Sessions Jan Åke Gustafssonsalen - KI's Educational congress 2022
Here you can find abstracts for the afternoon sessions at KI Educational congress 28 September.
Fostering Master Adaptive Learners: An Agent for Organizational Learning
Heather Billings and Elissa Hall
Background: The growing awareness of the significance of the Master Adaptive Learner (MAL) model in health professions education necessitates the development of interprofessional education experiences designed to advance adoption and transference of adaptive expertise principles to the learning environment and health care systems (Cutrer 2017, Branzetti 2022).
Adaptation of expertise over time is essential within the dynamic health professions care systems, and must be practiced across the continuum of training; all members of the health care team must develop and draw upon principles of adaptive expertise in order to be successful in meeting the needs of the evolving patient population (Mylopoulos and Woods 2018).
Aim: This proposal builds upon the authors’ previous work developing continuous professional development to increase conceptual understanding of MAL among health professions (HP) educators and learners. To address, embrace, and enhance the training of future healthcare providers as an organization, promoting elements of adaptive expertise has become an increasing focus. We seek to promote awareness and adoption of the MAL framework at the institutional level as an integrated strategic priority.
Method: For 10 years, the Mayo Clinic has held an annual, multi-site, interprofessional faculty development event, the Education and Technology Forum (ETF), designed to advance knowledge and skills related to pedagogy and technology, support innovation in education, and create a community of practice (Billings et al, 2022). Over the past several years the ETF has focused on the evolving intersecting roles of the HP educator, learner and learning environment; this work has guided strategic priorities and innovations across the organization.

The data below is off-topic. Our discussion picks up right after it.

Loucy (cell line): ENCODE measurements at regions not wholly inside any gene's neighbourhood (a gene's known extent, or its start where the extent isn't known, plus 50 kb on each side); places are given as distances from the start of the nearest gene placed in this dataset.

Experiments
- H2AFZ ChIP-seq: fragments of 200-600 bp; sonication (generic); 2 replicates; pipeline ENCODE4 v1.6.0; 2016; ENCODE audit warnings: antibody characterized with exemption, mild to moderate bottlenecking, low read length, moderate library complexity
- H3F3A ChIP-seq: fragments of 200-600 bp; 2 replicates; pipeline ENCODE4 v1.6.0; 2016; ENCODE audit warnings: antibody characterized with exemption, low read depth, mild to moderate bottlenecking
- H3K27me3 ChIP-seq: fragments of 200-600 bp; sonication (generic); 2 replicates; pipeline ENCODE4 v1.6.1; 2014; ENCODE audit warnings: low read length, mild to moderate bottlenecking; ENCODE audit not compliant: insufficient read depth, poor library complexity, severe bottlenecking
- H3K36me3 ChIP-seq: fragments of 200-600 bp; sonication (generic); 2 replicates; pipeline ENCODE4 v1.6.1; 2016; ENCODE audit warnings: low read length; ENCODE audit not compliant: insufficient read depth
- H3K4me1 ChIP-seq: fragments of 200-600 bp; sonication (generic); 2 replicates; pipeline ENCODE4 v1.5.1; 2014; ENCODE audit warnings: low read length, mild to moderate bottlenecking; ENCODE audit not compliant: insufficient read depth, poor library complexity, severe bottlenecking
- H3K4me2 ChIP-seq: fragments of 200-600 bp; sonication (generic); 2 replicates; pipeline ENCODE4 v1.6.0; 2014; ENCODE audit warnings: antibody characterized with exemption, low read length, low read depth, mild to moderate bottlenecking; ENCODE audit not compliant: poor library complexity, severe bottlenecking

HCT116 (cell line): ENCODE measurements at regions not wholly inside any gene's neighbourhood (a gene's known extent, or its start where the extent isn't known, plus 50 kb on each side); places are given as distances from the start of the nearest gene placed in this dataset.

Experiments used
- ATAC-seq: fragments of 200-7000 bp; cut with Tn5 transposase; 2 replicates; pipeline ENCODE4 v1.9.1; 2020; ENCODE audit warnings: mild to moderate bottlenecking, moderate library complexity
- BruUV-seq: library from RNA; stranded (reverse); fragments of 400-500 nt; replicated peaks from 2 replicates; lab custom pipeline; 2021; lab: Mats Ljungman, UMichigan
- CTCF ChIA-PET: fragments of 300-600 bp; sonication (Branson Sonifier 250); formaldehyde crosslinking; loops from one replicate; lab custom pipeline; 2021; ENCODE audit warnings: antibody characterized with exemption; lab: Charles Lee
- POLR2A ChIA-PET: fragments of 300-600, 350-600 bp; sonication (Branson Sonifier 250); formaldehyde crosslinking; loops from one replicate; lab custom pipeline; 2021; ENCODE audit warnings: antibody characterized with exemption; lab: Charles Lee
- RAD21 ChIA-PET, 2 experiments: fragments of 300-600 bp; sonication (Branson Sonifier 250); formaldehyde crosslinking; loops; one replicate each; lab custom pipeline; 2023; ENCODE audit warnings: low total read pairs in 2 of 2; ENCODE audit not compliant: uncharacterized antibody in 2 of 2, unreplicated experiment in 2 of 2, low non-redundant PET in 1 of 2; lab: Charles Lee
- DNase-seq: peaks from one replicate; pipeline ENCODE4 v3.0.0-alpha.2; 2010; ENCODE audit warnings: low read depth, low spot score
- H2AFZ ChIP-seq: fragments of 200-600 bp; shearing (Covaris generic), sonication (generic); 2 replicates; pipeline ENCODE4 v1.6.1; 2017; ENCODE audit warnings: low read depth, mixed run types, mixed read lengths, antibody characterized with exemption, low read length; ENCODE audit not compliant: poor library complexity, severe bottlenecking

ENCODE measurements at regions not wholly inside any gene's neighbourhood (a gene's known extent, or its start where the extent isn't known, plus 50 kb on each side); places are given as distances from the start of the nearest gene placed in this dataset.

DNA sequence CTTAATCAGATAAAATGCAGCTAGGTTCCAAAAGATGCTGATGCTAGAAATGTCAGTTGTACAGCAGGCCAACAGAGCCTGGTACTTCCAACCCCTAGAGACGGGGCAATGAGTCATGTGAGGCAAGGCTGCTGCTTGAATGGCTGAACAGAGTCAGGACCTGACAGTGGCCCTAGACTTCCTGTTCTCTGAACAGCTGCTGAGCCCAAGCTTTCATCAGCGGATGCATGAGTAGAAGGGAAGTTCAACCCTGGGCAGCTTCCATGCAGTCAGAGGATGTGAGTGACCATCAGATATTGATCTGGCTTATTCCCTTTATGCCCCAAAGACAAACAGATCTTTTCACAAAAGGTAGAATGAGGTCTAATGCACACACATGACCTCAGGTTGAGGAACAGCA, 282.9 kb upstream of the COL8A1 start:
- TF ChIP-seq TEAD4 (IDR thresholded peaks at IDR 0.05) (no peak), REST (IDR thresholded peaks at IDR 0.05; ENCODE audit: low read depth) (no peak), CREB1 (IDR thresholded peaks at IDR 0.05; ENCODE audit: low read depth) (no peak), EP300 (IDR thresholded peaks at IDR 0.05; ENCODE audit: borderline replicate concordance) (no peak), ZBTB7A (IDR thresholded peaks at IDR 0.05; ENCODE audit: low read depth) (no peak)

Results: The 2022 ETF, “Building Adaptive Expertise”, was structured as a 3-hour, synchronous, virtual event coupled with asynchronous pre-and post-event curated resources to reinforce discovery and self-regulated learning. Participants developed a shared vocabulary and deepened conceptual understanding while learning how to cultivate adaptive expertise in their own learning, teaching, and supervising practices. Deliberate by design, the synchronous session was segmented, or chunked, aligned with the Master Adaptive Learner framework (i.e. plan, do, assess, and adjust) for participants to create a shared mental model, experience the MAL framework in practice, and facilitate learning transfer through coaching (Cutrer 2021).
Conclusions: Establishment of the ETF community has contributed to a learning environment where participants can be vulnerable, draw from personal motivators and embrace a growth mindset. The ETF has been attended by over 1,700 HP educators (physicians, allied health professionals, basic scientists, nurses, etc.) and education staff (technologists, instructional designers, administrators, coordinators, faculty developers, specialists, etc.), with >93% indicating it was a valuable use of time and >96% reporting they learned something they will apply in practice. The ETF not only serves as an incubator for innovation and solution generation but also as a fertile environment to advance and reinforce organizational learning and practices.
Scholarship of Teaching and Learning - a model for continuous pedagogical development
Background/Problem: In Strategy 2030 it is stated that Karolinska Institutet should be characterised by pedagogical innovation and lifelong learning. Today, almost half of the universities in Sweden have developed models for defining pedagogical competence at different levels. Karolinska Institutet does not have a clear description of what pedagogical skill means, and which pedagogical merits and competence are required for teachers. This needs to be analysed and described.
Scholarship of Teaching and Learning is a model for pedagogical development with the purpose to improve university teaching and the teachers’ pedagogical competence. The goal is to increase students’ learning through the teachers’ systematic investigative approach to their own teaching and sharing their experiences with colleagues.
Aim: The aim of the project is to increase the opportunity for teachers to develop their pedagogical competence and to describe an alternative career path alongside the research career. The goal is to develop, implement and evaluate a model of Scholarship of Teaching and Learning at the Division of Nursing.
Method: The project started 2020 in a dialogue with the management of the Division of Nursing. Several workshops with the teachers were performed during 2021-2022. The concept and models of pedagogical development have been discussed. The work to define three levels of pedagogical competence i.e., basic, experienced and excellent, has been initiated and will continue during the autumn 2022. The pedagogical competence will be linked to teachers’ different tasks and responsibilities and what support there is for their further development.
The model is planned to be implemented during the spring 2023 and evaluated 2023-2024 through surveys, focus groups and individual interviews. The definition of competencies at different levels needs to be calibrated with Karolinska Institutet’s requirements and, for this purpose, a collaboration between the Division of Nursing and the Unit for Teaching and Learning has begun.